Goals that Produce Results

In business, as in life, we know that goals are important, that they give us direction and purpose. However, there is a crucial part of goal setting that we often overlook when setting goals.  That is the steps we take to accomplish those goals.


Purposefully Setting Goals

Goals should be made for two reasons: solving problems, and making improvements.  For example, as a manager you might make a goal to conduct training on a weekly or monthly basis to help struggling employees. Or you might focus on increasing your market share by a certain date.  It is easy to set those kinds of goal, but it can be easy to not take the next step, which is to develop an action plan to reach those goals.  As a manager, sales person or business owner you must make sure your professional goals directly (and positively) impact the company’s profits.


From Point A to B

Most goals fail because goals are set with no specific plan to accomplish them. It would be great to have a goal of increasing sales by 10 percent, but without a plan to make this happen you will have a hard time reaching your goal. Planning how to get from where you are now (point A) to the end of a goal (point B) needs to become a regular part of the goal setting process. It is tempting to say you are too busy for additional planning or other details; but what you are really saying is the goals you have set are not as important as you claim.  It might also mean that you don’t manage your time well enough to make important goals a priority. This is ultimately what is being said if there is no plan to achieve a specific goal. A simple analogy can describe how this can be a problem.

building a path to achieve your goals
Jar Analogy

Take a glass jar, a few large rocks, gravel, sand and water. Start by first putting in the smaller things such as the water and sand. Then put in the medium sized objects such as the gravel.  Finish by placing the larger rocks in.  What you will find is that all of the small and medium objects fit in nicely.  However, your larger rocks won’t.  Now let’s try it again, but this time we will do it in reverse.  Start with the most important items first: the larger rocks.  Then add the gravel and finally the sand and water to finish it off.  What you will find this time is that all of the objects fit inside the jar perfectly.  So, what does this analogy teach us about goal setting and prioritizing?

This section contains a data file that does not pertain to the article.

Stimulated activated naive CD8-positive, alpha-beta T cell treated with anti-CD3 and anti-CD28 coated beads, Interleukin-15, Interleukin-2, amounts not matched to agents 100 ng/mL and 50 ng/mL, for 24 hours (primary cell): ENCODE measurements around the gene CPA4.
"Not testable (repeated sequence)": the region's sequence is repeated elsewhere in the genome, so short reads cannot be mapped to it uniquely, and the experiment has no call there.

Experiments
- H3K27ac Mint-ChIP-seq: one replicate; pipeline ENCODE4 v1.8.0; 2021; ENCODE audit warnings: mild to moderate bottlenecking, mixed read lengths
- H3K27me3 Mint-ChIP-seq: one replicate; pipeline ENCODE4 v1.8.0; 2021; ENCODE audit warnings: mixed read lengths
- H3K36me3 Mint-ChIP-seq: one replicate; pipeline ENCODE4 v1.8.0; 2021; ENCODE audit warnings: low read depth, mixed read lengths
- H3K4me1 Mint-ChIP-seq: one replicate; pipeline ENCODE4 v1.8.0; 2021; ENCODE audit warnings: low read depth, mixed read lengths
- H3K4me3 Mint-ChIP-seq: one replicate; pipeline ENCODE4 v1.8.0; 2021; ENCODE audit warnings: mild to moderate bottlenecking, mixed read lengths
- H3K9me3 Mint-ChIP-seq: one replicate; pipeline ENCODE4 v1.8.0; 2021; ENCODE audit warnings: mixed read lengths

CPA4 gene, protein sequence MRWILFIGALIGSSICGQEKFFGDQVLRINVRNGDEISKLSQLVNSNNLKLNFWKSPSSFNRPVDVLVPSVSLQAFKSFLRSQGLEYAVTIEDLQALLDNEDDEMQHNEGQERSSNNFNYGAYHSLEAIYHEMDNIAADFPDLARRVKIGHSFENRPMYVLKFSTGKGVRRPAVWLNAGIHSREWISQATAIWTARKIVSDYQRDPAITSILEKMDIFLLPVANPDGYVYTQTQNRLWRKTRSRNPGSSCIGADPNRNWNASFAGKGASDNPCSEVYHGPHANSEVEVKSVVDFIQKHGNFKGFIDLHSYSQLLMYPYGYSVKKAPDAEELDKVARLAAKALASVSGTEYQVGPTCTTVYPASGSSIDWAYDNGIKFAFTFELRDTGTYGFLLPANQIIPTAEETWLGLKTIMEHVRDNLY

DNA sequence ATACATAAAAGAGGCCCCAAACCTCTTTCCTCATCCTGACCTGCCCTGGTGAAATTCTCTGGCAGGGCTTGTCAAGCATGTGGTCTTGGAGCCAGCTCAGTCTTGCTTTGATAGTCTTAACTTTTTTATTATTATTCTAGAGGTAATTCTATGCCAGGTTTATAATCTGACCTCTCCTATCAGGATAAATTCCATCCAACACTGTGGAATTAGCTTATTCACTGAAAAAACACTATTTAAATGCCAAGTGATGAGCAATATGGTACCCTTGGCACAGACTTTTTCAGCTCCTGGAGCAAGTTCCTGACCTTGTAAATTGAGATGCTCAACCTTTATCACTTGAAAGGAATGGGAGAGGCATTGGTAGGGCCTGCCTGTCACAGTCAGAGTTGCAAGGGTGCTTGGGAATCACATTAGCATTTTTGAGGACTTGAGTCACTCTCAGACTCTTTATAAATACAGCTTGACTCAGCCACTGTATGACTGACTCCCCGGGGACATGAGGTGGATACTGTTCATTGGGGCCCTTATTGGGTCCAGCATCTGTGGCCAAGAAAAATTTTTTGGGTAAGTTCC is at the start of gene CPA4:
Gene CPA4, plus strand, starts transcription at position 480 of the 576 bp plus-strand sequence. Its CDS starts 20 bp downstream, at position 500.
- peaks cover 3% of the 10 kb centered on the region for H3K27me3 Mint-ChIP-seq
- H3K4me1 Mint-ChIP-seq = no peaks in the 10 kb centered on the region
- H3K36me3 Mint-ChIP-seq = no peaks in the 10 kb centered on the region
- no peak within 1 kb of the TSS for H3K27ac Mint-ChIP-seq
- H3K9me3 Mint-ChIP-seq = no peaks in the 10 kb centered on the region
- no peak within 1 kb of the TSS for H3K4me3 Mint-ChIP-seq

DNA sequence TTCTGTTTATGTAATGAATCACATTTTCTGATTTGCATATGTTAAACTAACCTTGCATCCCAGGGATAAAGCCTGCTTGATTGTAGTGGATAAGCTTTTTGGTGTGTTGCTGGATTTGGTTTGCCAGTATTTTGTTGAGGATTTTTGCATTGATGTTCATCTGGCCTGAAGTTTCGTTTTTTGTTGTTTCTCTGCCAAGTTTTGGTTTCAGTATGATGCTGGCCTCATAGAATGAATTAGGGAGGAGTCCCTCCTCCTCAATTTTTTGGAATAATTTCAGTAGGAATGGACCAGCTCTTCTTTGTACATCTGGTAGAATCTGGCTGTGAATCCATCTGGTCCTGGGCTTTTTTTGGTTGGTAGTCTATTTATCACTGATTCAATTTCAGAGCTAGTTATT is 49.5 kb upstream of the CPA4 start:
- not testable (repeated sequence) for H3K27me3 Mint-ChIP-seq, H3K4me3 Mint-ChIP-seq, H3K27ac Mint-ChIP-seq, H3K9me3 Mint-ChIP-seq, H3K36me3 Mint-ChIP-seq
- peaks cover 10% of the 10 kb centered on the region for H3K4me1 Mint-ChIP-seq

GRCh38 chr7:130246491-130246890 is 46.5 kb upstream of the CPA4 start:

The objects in the analogy represent our time and priorities.  The jar represents what we are capable of doing. The largest rocks represent the most important tasks. All other materials represent other less important tasks in varying degrees. When we start with the most important tasks and work down to smaller tasks, we are not only able to accomplish more, but we are insuring that the highest priority items get done on time and ahead of other lesser tasks.  Planning is more than just busy work.  It is a process of organizing what is important and allocating sufficient time to the things that matter most.

Planning to Achieve Goals

Remembering the jar analogy will help you remember to prioritize the more important tasks first and keep them there.  Look at your calendar as an empty jar. There is always more to do than there is time.  However, just for a moment, look at your calendar as though you are starting with a clean blank calendar.  Think of a fresh start.  Now, place your goals and top priorities on your calendar first.  Give them the prime real estate first.  Determine how often you need to work on these goals during the week and month.  It may be a few times a week or just one week out of the month.  When and how often is up to you, but the most important thing is to give these priorities your prime attention and a first class ticket on your calendar.  When you have completed this process, plan for the next most important goals in the same way.  Complete the process until you have planned time to work on all of your goals. As you begin working on your goals you will find that not always does everything get accomplished the way you would like.  Rarely do things work out just as we plan.  But, what you will find is having a hierarchy of goals will help you focus your time on the things that are most important to your company and less important activities will get done as time allows.


Using these guidelines when setting goals will not solve all of your planning and goal setting issues, but it will help you to focus on goals that will be the most effective in helping the company grow and maximize its profits.


To learn more about good time management practices contact Hansen Group Company at 208-346-1005 or by visiting them at www.HansenGroupCompany.com